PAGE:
As planned, the discharge into the ocean of the treated radioactive water contained in the tanks of the Fukushima nuclear power plant began at 13 local time (6:00 in Italy). The operation follows the announcement by the Tokyo government made earlier this week, despite the protests of neighboring countries over the possible consequences on the environment, and of local fishermen worried about the commercial effects.
China: “Selfish and irresponsible” operation
China returns to harshly criticize Japan after the start of operations, defining the move “extremely selfish and irresponsible”. This can be read in a note from the Foreign Ministry. In addition, the country has announced a ban on imports of Japanese seafood, reports the General Administration of Chinese Customs.
South Korea: “Tokyo releases transparent data on Fukushima”
South Korean Prime Minister Han Duck-soo “hopes and once again urges the Japanese government to disclose information transparently and responsibly on the water drainage process that will continue over the next 30 years”. As for public safety concerns, Han also stated that “excessive concern” is not necessary, since the defined plan for the disposal of treated water in the ocean, if carried out according to the standards and procedures in place, it shouldn’t do any significant damage. “While the ideal scenario would have been to avoid dumping contaminated water into the ocean altogether, experts around the world shared the view that excessive public concern is unnecessary,” Han continued, noting however the importance of “transparent” data dissemination and criticizing the “fake news and political exhibition” of Tokyo’s move that Seoul has publicly supported.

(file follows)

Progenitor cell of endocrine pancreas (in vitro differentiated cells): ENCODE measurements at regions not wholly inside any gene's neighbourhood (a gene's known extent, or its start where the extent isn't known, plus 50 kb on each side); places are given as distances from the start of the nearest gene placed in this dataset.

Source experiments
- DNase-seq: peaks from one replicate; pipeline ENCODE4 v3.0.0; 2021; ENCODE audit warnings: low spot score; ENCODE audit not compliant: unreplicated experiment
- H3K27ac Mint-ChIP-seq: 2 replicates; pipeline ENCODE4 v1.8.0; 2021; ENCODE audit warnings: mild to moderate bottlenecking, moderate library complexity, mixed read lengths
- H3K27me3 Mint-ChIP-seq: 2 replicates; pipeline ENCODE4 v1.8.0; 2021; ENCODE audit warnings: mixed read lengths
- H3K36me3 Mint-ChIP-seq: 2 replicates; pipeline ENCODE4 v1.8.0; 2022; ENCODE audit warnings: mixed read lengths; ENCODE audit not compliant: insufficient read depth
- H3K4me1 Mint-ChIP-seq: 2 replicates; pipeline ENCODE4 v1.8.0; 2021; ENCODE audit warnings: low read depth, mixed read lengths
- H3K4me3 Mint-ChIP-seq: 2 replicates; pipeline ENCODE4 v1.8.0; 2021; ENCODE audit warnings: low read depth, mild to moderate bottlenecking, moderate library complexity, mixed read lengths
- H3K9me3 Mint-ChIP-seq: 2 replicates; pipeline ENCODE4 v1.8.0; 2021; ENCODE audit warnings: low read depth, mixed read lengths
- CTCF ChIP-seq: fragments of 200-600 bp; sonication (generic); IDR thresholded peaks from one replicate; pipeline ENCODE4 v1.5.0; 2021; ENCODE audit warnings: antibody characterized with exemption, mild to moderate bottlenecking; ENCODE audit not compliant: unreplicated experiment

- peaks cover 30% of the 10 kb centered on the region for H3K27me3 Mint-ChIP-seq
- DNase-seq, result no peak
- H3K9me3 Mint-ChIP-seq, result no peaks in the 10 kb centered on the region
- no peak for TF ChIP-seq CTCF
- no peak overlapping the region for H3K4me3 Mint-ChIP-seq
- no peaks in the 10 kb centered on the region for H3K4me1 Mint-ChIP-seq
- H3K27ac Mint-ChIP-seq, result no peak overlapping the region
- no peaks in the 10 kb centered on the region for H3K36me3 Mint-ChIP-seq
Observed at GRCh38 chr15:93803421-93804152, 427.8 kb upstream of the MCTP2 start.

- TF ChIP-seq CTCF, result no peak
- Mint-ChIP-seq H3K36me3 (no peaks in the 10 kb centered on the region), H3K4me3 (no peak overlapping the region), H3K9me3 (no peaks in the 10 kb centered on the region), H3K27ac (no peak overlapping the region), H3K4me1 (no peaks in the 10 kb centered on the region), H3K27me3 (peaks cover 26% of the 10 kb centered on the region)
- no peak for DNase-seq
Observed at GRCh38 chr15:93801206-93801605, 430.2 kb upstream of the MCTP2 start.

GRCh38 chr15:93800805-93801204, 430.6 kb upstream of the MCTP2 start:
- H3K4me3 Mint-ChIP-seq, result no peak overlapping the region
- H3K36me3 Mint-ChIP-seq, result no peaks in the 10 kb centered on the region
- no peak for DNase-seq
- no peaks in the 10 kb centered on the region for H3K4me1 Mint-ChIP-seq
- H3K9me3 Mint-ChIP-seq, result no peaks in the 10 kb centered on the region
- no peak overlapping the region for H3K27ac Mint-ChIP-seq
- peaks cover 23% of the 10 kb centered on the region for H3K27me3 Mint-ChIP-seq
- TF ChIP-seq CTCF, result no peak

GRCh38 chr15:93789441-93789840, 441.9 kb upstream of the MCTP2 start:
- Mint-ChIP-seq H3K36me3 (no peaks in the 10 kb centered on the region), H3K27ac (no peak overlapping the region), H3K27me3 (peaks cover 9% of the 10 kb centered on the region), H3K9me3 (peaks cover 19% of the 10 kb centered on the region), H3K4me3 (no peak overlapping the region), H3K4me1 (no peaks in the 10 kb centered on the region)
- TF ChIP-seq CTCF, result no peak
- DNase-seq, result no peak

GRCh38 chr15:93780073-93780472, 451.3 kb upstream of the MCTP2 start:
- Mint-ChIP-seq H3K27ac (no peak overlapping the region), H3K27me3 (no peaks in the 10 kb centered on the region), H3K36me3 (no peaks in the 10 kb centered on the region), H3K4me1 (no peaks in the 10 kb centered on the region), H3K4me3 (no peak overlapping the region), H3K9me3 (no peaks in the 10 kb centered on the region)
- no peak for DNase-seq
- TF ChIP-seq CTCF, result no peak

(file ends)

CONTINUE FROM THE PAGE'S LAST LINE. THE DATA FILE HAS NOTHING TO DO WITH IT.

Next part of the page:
The more than 1,000 tanks distributed at the site of the nuclear plant hit by the triple disaster of March 2011, currently contain about 1.34 million tons of treated water, and are expected to reach their maximum capacity as early as 2024. Hence the decision of the operator of the plant, Tokyo Electric Power (Tepco), which will dilute the liquid with sea water, respecting the limits permitted by Japanese safety standards, before starting the discharge through an underwater tunnel located one kilometer from the site. Tepco intends to monitor the radioactive substances in the waters near the plant on the same day today and to release the data tomorrow. The International Atomic Energy Agency (IAEA) ruled last month that the dumping plan is in line with global safety standards and would have a “negligible” impact on people and the environment. A judgment that however does not convince China which has blocked the import of food products from 10 prefectures to Japan and has introduced large-scale radiation tests for Japanese fish products. The South Korean government said it respects the outcome of the IAEA review based on analyzes of the Japanese plan, but will need to consider lingering concerns among the public. The Japan Fisheries Agency said it will monitor the concentration levels of radioactive substances in fish caught within a 10-kilometer radius of the plant, and the initial results are expected to be published on the agency’s website at the earliest on Saturday.